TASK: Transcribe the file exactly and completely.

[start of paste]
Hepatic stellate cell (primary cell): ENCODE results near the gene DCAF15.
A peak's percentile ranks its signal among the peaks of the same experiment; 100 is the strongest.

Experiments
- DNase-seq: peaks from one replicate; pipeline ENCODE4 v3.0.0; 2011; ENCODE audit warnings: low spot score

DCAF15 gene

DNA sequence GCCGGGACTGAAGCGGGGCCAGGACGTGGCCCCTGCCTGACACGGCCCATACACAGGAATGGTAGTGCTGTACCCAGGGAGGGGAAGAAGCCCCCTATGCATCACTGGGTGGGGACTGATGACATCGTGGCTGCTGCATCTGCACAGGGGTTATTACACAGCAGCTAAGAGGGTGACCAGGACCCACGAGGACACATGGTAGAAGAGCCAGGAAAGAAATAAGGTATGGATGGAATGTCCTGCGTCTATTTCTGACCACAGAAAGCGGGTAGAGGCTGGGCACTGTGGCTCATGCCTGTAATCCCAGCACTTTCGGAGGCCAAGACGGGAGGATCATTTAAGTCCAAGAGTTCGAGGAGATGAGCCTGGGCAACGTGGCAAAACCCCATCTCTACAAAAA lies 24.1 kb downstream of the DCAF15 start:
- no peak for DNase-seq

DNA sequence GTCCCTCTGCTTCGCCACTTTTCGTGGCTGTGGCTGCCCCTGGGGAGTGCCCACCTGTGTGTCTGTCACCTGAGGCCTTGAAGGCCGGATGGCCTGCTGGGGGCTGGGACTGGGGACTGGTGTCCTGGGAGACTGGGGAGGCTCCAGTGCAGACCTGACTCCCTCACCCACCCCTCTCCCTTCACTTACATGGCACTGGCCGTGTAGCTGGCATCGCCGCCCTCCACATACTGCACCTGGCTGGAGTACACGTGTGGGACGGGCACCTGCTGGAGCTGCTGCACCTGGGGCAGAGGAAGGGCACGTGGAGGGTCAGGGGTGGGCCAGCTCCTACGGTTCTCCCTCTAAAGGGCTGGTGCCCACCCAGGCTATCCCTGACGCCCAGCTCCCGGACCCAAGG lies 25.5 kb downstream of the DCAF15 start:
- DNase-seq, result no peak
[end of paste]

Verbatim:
Hepatic stellate cell (primary cell): ENCODE results near the gene DCAF15.
A peak's percentile ranks its signal among the peaks of the same experiment; 100 is the strongest.

Experiments
- DNase-seq: peaks from one replicate; pipeline ENCODE4 v3.0.0; 2011; ENCODE audit warnings: low spot score

DCAF15 gene

DNA sequence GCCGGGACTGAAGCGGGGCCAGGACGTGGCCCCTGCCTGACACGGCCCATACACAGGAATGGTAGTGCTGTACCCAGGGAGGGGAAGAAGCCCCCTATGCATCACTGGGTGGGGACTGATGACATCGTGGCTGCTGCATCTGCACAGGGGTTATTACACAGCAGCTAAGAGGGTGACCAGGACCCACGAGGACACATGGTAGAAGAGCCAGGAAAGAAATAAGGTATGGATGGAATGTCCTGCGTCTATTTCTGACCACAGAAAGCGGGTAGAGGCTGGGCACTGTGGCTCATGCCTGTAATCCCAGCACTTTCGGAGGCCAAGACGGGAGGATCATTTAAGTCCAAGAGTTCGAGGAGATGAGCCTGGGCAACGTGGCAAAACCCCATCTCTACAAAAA lies 24.1 kb downstream of the DCAF15 start:
- no peak for DNase-seq

DNA sequence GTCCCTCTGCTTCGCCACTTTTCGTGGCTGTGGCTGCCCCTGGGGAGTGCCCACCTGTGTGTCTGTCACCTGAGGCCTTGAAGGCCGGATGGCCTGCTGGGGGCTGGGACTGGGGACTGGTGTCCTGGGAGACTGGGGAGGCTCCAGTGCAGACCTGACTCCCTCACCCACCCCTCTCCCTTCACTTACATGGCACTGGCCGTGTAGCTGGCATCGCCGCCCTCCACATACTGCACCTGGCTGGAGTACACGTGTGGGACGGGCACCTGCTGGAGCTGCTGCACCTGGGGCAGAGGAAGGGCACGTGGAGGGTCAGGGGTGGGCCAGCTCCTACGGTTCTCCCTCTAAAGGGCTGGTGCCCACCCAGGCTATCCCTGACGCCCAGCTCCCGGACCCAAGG lies 25.5 kb downstream of the DCAF15 start:
- DNase-seq, result no peak